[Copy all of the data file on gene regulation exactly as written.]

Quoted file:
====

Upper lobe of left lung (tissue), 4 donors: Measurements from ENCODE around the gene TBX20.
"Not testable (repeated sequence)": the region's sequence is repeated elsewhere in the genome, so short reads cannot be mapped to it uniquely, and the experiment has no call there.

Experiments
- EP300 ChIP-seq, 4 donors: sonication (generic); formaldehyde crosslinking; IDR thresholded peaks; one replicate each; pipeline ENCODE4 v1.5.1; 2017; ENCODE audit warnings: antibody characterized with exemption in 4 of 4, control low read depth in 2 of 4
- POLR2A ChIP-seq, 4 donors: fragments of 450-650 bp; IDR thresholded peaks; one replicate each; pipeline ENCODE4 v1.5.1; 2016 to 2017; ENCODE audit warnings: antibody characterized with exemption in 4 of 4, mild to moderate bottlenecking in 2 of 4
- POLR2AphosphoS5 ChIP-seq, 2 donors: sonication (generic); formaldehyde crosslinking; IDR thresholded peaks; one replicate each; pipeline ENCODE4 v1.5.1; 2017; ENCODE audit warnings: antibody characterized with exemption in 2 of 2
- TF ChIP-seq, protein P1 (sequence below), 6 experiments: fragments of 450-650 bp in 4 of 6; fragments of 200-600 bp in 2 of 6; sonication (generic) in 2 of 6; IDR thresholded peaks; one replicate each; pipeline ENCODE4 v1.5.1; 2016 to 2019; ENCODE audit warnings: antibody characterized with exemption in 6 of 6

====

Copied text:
Upper lobe of left lung (tissue), 4 donors: Measurements from ENCODE around the gene TBX20.
"Not testable (repeated sequence)": the region's sequence is repeated elsewhere in the genome, so short reads cannot be mapped to it uniquely, and the experiment has no call there.

Experiments
- EP300 ChIP-seq, 4 donors: sonication (generic); formaldehyde crosslinking; IDR thresholded peaks; one replicate each; pipeline ENCODE4 v1.5.1; 2017; ENCODE audit warnings: antibody characterized with exemption in 4 of 4, control low read depth in 2 of 4
- POLR2A ChIP-seq, 4 donors: fragments of 450-650 bp; IDR thresholded peaks; one replicate each; pipeline ENCODE4 v1.5.1; 2016 to 2017; ENCODE audit warnings: antibody characterized with exemption in 4 of 4, mild to moderate bottlenecking in 2 of 4
- POLR2AphosphoS5 ChIP-seq, 2 donors: sonication (generic); formaldehyde crosslinking; IDR thresholded peaks; one replicate each; pipeline ENCODE4 v1.5.1; 2017; ENCODE audit warnings: antibody characterized with exemption in 2 of 2
- TF ChIP-seq, protein P1 (sequence below), 6 experiments: fragments of 450-650 bp in 4 of 6; fragments of 200-600 bp in 2 of 6; sonication (generic) in 2 of 6; IDR thresholded peaks; one replicate each; pipeline ENCODE4 v1.5.1; 2016 to 2019; ENCODE audit warnings: antibody characterized with exemption in 6 of 6